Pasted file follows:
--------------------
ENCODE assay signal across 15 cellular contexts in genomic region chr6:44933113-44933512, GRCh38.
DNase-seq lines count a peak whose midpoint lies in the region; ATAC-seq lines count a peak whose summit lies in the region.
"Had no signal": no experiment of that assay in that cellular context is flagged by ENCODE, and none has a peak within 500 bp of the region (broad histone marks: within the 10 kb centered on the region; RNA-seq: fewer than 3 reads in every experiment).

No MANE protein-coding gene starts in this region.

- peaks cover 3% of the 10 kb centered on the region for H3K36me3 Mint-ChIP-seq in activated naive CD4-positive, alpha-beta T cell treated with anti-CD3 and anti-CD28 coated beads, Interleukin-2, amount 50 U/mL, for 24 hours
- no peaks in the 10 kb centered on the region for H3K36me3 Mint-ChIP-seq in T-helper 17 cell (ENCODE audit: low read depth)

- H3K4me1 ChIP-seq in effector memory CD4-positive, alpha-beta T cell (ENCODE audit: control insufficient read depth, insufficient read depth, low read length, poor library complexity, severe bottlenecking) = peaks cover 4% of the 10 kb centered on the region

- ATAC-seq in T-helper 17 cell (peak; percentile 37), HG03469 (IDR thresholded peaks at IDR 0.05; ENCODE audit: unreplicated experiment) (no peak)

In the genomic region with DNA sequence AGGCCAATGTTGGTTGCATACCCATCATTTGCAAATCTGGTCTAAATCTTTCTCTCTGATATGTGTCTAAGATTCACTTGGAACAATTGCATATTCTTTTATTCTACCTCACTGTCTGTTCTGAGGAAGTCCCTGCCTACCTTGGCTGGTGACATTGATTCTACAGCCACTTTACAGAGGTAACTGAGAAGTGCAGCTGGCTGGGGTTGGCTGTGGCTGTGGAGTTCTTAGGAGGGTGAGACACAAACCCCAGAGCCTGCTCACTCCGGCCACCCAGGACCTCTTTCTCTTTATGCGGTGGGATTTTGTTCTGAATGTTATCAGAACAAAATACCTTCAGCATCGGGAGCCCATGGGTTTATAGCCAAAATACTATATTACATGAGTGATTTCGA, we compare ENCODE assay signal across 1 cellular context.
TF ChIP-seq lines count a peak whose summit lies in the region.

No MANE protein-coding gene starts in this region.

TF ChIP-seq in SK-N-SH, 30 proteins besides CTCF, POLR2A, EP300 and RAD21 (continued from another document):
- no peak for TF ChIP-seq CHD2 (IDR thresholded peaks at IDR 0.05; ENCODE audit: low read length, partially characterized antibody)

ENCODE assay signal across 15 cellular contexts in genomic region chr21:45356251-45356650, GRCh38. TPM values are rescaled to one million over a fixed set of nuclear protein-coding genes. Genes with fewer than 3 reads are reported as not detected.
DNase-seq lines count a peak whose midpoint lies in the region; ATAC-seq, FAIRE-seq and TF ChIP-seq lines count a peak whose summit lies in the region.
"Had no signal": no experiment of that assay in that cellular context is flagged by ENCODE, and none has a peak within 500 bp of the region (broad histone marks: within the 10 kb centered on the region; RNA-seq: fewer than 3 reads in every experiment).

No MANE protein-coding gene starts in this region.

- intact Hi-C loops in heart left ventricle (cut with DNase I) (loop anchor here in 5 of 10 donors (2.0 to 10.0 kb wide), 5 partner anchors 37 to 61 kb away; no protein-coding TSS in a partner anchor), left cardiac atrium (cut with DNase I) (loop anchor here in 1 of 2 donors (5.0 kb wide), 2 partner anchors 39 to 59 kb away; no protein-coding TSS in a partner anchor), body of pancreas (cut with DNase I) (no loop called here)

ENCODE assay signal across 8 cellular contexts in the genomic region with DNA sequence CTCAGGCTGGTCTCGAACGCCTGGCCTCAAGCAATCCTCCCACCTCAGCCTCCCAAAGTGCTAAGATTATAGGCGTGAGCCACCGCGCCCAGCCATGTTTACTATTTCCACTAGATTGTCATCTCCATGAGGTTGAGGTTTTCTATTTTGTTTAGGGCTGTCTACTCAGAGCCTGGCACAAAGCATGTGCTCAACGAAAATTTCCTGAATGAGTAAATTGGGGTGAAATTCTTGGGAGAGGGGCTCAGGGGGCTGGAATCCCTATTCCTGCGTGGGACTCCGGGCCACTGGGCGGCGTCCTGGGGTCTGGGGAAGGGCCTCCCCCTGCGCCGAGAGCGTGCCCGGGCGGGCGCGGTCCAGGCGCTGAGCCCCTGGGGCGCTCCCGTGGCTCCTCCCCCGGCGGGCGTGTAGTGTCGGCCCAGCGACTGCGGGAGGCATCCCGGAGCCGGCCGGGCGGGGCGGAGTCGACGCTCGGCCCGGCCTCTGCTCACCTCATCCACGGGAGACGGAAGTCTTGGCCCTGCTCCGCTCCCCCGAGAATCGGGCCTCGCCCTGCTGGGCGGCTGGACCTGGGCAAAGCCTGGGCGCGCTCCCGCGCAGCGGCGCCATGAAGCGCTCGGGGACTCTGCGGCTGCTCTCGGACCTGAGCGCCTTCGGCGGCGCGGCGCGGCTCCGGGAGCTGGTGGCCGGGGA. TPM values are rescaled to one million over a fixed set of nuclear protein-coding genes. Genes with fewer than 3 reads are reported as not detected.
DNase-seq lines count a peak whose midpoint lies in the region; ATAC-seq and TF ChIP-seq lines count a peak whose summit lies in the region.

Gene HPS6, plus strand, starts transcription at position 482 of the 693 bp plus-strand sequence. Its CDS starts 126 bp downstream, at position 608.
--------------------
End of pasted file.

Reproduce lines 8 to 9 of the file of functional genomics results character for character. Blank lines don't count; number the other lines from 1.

- ATAC-seq in T-helper 17 cell (peak; percentile 37), HG03469 (IDR thresholded peaks at IDR 0.05; ENCODE audit: unreplicated experiment) (no peak)

In the genomic region with DNA sequence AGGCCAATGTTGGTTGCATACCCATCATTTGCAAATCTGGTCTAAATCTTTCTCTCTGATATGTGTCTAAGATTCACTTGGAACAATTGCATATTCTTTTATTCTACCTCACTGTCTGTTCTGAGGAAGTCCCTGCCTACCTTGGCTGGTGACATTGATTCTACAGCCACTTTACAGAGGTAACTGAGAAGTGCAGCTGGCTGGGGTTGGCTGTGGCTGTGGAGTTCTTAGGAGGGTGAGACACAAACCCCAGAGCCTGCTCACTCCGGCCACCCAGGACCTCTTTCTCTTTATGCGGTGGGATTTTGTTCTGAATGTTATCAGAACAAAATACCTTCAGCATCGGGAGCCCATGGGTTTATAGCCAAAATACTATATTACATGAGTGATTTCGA, we compare ENCODE assay signal across 1 cellular context.